Rating: 3.5 out of 5.

In the most uniquely-titled movie of the entire festival, Humanist Vampire Seeking Consenting Suicidal Person delivers a modern coming-of-age vampiric dramedy with a subtle and elegant flair. This unique film marks the directorial debut of Ariane Louis-Seize, who co-wrote the screenplay with Christine Doyon. Together, the duo craft a genre-blending feature spilling over with heart.

In the opening scene, young Sasha has just been gifted a new keyboard for her birthday and a clown. The latter isn’t just for magic tricks and a little giggle—Sasha’s family wants her to literally consume the blood of Rico the Rooster. There are just two major problems: Sasha’s fangs have not yet come in, and she has an adverse reaction to seeing humans being physically harmed. Her concerned parents take her to doctors and psychologists, who suggest that Sasha could be suffering post traumatic stress.

Flashing forward many years later, Sasha (Sara Montpetit) is now an angsty teenager relying on her parents to provide her with blood bags so she doesn’t have to kill anyone. They announce to Sasha that they are cutting her off. She will need to go live with her sister Denise and “learn” how to properly hunt. No learning has been occurring with her parents spoon-feeding her everything. Without the crutch of mommy and daddy, Sasha inches towards certain doom.

Denise is abrasive and impatient, almost immediately imploring Sasha to pick out a man to feed from. Sasha’s cravings clash with her humanist emotions and desire to steer clear of killing any humans. As such, Sasha finds herself attending a depression and suicide anonymous meeting. Here she meets the quiet, depressed, and downright adorable Paul (Félix-Antoine Bénard). As the two connect over death and vinyls, a staggering truth begins to take shape. Sasha needs someone to feed on, and Paul longs to shuffle his way off this mortal coil. Paul, a bullied teen whose time at school has been nothing but trouble, finally sees the chance to end his life in a meaningful way. When Sasha suggests they carry out a dying wish, the night morphs into an exploration of budding friendship and romance.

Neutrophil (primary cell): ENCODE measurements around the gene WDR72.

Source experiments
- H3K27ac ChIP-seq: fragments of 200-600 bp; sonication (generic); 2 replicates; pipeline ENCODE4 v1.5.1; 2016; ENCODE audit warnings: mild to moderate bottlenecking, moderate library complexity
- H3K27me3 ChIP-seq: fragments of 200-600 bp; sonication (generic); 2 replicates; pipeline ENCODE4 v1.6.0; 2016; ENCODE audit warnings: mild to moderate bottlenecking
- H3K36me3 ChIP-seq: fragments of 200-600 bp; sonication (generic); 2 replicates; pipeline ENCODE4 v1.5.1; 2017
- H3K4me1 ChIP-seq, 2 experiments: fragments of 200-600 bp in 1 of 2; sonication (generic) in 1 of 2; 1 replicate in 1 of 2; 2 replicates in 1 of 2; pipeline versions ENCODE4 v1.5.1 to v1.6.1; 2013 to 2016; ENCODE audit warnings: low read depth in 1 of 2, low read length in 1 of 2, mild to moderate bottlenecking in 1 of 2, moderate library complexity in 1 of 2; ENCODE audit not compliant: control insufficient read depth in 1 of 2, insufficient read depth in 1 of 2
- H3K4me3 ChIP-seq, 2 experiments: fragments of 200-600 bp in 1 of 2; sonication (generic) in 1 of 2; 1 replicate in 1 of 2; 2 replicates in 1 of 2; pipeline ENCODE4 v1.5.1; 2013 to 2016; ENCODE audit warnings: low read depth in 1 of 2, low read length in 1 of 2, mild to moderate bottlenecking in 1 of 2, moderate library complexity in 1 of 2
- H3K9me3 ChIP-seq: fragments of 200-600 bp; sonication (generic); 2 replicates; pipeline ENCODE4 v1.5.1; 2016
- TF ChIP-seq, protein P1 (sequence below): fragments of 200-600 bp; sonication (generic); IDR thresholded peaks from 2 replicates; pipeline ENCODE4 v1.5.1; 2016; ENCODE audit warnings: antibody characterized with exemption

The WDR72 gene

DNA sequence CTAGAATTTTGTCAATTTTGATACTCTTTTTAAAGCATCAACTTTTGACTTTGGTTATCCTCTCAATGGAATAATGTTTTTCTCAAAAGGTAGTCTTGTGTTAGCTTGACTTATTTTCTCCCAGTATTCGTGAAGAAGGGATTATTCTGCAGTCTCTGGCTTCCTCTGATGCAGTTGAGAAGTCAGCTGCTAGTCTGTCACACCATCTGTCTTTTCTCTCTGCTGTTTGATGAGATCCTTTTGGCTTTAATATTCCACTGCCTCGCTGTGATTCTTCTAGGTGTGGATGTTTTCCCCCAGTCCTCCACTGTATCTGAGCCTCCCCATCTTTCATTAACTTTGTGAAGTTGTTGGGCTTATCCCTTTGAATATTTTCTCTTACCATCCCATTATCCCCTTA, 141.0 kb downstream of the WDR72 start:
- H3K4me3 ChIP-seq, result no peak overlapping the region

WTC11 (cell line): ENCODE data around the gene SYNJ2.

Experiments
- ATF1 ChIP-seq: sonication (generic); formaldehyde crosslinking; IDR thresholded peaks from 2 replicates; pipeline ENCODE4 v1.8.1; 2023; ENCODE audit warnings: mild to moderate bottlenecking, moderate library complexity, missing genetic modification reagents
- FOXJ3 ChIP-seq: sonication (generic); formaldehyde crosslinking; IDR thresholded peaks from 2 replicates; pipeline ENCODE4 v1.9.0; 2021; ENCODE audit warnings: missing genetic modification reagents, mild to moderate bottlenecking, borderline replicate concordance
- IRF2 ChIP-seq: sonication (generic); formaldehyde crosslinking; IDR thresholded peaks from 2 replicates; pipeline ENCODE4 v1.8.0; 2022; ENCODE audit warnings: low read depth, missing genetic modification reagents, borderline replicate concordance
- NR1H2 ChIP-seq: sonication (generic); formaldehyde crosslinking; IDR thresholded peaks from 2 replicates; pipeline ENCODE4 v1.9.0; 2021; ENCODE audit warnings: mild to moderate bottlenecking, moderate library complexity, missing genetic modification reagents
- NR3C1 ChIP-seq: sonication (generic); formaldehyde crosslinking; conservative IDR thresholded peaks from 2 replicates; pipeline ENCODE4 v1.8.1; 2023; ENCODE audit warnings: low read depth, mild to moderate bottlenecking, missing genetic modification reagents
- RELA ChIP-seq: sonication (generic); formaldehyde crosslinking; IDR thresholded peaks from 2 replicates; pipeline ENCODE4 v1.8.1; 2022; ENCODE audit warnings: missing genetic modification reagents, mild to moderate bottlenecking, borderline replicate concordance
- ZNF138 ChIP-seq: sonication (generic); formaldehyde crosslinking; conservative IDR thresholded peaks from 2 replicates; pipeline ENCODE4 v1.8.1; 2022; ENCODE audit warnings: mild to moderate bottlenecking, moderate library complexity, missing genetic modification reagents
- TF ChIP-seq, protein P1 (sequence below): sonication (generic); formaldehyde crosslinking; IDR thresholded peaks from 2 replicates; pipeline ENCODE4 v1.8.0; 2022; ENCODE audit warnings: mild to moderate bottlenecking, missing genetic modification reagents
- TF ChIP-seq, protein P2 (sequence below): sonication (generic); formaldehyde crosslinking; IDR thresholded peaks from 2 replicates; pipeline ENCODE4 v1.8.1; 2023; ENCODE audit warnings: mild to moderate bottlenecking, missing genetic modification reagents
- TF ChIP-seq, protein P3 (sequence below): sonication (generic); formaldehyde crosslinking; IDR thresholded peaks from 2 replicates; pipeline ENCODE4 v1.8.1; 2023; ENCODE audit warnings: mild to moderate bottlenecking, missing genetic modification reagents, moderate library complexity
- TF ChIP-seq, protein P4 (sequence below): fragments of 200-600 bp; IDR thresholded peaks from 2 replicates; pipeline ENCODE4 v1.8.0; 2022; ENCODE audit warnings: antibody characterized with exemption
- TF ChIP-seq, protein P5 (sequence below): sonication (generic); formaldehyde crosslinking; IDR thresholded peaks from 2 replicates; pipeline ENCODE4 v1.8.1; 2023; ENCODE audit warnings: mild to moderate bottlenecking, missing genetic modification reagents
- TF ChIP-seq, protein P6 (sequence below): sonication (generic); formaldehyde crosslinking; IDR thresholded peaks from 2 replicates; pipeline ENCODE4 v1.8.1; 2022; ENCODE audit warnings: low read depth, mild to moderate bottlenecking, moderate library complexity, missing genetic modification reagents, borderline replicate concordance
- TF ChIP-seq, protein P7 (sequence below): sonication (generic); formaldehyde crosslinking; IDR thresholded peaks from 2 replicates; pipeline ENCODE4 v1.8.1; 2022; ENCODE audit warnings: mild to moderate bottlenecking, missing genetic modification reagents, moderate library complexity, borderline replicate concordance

Humanist Vampire Seeking Consenting Suicidal Person is a very sweet movie; as Sasha and Paul respectively, Sara Montpetit and Félix-Antoine Bénard charm their way through the breezy feature. I actually wouldn’t mind seeing a sequel given the way it concludes. The beauty lies in the simplicity and character-first narrative. Vampire mythology is played fast and loose, and by the time Sasha figures out how her fangs work, Humanist Vampire Seeking Consenting Suicidal Person had already won me over.

Humanist Vampire Seeking Consenting Suicidal Person screened at 2023’s Toronto International Film Festival.

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